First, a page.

The BBC run a blogging service called Island Blogging. It's a little different from conventional blogs, in that the BBC website hosts the service, and they also administer it. So, they decide which postings and comments stay up, and which are removed. In many respects, it's more like a forum than a blog (or collection of blogs).
The topics in it range from the serious to the not serious, to the downright silly. One of the more serious posts is by a resident of Sanday; it's worth reading the thread and the comments (though will take a good 30 minutes): http://www.bbc.co.uk/scotland/islandblogging/blogs/005323/0000007720.shtml#comments
Ah, deja vue. An incomer writes something, and someone - anonymously - flies in with comments about incomers taking over, making changes, making it more difficult for locals to stay as house prices go up. Other people retort, pointing out that without incomers the islands would die; the locals benefit from selling off houses at greater prices; the incomers are bringing in money to the local economy and doing stuff.
And here's the thing. I've heard it all before. These arguments aren't specific to Sanday. Nor the northern islands. Nor the Hebridean islands. Nor Berneray. Nor rural places on the mainland (I became bored by hearing these arguments in Lochwinnoch, where we lived before here). Nor even in the small rural farming village I grew up in nearly four decades ago.
Some observations and thoughts:
- People use the word "community" too much. "The community need this", or "the community thinks that". Sometimes, what they mean is "This would be good, and I'm right so the community does need it". Bottom line is that a community is a bunch of individual people living in roughly the same place. They cannot or do not all hold identical views.
- There will always be critical people. And the most critical and vocal ones I've found, time and time again, are the ones who do bugger all for their "community". The one's who are actually doing the stuff (whatever it is) are usually the quiet ones who prefer getting on with stuff, rather than boring everyone else to death with self-important opinions.
- Some of the quiet ones are a bit too quiet. For example, there are many good people in Berneray who do stuff, but hold their opinions, for a variety of reasons. It's a pity; there possibly needs to be ways (democratic ballots? better use of the net?) for the majority of residents, who are sensible and thoughtful, to confidently express their opinions and have their - equal - say.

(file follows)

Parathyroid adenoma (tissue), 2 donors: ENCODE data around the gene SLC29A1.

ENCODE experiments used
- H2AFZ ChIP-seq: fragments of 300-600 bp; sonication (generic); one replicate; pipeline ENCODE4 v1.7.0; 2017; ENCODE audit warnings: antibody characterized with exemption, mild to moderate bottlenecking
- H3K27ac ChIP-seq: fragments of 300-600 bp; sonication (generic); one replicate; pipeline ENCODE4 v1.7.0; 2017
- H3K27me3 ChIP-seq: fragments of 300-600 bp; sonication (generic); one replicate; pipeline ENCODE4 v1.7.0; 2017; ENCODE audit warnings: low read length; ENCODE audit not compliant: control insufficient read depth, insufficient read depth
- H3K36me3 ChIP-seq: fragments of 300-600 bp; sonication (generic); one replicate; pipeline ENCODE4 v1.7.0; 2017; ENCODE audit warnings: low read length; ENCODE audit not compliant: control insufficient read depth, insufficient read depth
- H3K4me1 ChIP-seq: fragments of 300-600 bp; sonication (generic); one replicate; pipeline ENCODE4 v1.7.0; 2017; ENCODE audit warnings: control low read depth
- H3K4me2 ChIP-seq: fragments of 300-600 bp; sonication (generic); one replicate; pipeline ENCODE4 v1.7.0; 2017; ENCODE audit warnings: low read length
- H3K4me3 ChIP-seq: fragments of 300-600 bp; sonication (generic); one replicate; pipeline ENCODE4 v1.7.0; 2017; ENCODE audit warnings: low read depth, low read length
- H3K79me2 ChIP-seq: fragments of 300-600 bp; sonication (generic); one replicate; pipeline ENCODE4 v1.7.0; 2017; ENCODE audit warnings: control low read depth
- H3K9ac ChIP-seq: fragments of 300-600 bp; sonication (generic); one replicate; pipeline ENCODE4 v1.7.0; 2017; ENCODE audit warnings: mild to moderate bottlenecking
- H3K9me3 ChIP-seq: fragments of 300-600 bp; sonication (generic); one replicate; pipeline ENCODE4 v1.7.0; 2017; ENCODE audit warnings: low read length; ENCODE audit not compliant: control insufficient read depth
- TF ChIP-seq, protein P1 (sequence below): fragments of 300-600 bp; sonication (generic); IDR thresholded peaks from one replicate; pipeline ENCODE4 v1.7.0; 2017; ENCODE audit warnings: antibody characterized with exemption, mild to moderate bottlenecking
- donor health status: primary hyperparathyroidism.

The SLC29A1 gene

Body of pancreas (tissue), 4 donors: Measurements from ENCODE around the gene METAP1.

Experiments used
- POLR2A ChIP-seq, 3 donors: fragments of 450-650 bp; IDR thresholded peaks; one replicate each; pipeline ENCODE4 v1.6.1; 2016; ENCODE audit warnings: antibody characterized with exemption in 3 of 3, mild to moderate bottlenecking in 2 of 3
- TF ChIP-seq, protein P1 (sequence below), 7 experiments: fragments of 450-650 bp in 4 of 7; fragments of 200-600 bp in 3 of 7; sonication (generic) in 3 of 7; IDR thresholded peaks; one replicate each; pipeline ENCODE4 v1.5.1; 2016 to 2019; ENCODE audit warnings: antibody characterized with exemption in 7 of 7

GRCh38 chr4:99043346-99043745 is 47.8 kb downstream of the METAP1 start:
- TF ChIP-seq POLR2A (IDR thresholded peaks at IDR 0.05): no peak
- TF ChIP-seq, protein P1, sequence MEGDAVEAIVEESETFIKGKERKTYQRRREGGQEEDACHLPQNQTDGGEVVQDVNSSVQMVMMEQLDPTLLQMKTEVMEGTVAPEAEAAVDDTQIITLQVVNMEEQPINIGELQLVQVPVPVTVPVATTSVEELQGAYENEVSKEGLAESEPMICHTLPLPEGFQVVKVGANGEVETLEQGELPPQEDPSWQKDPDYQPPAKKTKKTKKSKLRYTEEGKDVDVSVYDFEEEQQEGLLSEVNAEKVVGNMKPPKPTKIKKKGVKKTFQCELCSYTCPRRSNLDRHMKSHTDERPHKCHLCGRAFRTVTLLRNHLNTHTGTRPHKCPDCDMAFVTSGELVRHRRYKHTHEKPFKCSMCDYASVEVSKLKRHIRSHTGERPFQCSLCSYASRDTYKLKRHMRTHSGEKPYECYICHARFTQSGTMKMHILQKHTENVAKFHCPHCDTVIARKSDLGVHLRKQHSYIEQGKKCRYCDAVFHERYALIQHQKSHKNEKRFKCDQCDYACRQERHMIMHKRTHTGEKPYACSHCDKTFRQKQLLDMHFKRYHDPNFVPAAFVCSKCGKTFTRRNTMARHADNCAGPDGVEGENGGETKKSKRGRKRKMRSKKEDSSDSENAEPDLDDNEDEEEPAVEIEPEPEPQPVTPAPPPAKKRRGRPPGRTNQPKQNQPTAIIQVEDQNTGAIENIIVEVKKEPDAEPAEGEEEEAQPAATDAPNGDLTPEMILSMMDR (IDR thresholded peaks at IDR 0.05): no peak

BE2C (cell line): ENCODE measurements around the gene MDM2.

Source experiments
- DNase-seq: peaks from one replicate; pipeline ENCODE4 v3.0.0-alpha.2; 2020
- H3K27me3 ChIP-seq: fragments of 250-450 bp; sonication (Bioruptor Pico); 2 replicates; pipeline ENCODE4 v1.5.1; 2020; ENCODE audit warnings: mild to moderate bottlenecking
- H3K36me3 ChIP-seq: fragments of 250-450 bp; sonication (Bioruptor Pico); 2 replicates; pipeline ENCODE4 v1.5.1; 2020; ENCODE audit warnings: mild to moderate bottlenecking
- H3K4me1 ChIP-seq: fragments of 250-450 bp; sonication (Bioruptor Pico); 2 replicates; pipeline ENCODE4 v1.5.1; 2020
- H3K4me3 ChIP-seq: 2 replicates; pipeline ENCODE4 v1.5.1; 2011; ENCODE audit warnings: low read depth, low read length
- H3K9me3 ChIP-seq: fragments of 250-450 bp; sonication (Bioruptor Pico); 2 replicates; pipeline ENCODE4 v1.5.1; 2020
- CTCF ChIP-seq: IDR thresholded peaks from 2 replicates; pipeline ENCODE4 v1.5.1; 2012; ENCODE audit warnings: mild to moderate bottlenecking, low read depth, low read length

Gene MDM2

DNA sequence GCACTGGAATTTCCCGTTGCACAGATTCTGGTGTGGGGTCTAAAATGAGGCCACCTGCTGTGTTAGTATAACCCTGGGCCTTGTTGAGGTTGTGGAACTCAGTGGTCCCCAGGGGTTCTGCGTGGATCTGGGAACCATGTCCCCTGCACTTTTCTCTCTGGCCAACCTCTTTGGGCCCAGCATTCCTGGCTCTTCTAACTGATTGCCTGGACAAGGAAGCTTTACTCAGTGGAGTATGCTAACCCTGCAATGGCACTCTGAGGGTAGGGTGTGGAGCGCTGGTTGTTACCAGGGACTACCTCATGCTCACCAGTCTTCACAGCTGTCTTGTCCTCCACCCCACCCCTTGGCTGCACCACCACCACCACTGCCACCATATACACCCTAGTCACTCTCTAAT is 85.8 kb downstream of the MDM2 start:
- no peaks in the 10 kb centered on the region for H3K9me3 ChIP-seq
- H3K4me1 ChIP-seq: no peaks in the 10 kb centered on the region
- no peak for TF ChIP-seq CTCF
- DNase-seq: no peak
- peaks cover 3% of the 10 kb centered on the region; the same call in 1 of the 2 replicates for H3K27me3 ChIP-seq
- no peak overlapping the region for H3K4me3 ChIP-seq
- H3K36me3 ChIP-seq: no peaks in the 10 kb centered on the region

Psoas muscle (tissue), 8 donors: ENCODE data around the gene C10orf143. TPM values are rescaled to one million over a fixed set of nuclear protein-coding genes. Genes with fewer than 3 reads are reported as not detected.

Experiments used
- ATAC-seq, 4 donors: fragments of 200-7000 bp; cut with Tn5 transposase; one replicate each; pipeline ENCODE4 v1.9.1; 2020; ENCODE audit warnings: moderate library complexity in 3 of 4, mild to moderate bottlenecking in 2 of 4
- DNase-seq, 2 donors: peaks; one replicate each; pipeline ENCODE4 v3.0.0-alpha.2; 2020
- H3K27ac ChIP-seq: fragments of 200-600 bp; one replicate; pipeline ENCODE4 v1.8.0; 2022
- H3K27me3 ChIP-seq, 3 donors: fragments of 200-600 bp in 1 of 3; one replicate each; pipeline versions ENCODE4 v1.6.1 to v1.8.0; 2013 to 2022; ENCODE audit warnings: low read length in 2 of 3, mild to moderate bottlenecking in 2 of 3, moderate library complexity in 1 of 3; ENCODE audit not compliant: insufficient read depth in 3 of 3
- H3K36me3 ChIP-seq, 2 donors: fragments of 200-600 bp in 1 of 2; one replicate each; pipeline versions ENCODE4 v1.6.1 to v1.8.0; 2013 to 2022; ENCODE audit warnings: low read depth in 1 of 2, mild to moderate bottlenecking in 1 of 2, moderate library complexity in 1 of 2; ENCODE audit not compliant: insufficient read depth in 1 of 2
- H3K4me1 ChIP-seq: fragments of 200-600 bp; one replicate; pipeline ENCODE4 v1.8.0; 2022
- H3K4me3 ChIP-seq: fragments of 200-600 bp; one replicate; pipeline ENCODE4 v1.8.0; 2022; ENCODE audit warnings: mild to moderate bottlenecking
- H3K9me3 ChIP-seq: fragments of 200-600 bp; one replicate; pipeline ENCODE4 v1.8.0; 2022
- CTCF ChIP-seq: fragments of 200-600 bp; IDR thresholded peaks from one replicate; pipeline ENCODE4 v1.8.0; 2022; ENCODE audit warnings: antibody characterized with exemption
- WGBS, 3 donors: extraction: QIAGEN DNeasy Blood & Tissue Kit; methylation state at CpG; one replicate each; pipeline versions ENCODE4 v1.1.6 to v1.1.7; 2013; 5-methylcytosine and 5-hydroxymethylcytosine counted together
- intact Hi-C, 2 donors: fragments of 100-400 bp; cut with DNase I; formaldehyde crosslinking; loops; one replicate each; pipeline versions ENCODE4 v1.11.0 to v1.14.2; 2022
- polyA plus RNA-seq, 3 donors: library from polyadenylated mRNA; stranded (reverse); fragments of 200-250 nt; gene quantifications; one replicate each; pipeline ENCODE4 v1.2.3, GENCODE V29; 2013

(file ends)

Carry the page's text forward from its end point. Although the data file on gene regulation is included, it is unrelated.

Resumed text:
- On a related point, I've got zero patience for people who try and "control" the media by shouting the most. No one individual speaks for me, for Berneray, or for any island. I have no time for people who say things such as "I speak for Berneray when...", nor for people (basically "book-burning fascists") who want reasonable stuff censored or removed from publications (print or online) because it doesn't fit with their point of view. Diddums.
- It doesn't matter what you do - or don't do - someone will criticise. Example: here in Berneray, there are tentative council plans for a major development. Support it, and you could be accused of "moving here and changing things". Oppose it, and you could be accused of being a "Nimby". Have no opinion, and you could be accused of "not participating in the community". But here's the thing - in these three cases, it'll probably be the same person who does the accusing. So you might as well ignore him/her/it and just do your thing.
People who have lived somewhere for 20 minutes or 20 generations are in many many ways the same. They all pay council tax (or should do) and thus all subsidise, and use, local services. They all (okay, nearly all) have two arms, legs, a head, and are complex-based life forms. They all breathe oxygen, eat, poo and will one day die. They all get an electric bill on the same day; you could hear the identical sharp intakes of both "incomer" and "local" breath as bills were opened in various households earlier this week...
In every rural or isolated community I've lived in, the same pattern presents itself. Some "locals" are positive and helpful, protecting things that need to be and improving things that need to be. Some "incomers" are also positive and helpful, protecting things that need to be and improving things that need to be. Some "locals" are negative, quick to criticise others (both "locals" and "incomers") but slow to help or "do", as opposed to "talk". And some "incomers" are negative, quick to criticise others (both "locals" and "incomers") but slow to help or "do", as opposed to "talk".
Thankfully, not all of the threads on Island Blogging get as personal and negative as the Sanday one. One of the things that shines through is the Hebridean humour, which is an interesting blend of dryness, self-mockery and in-jokes.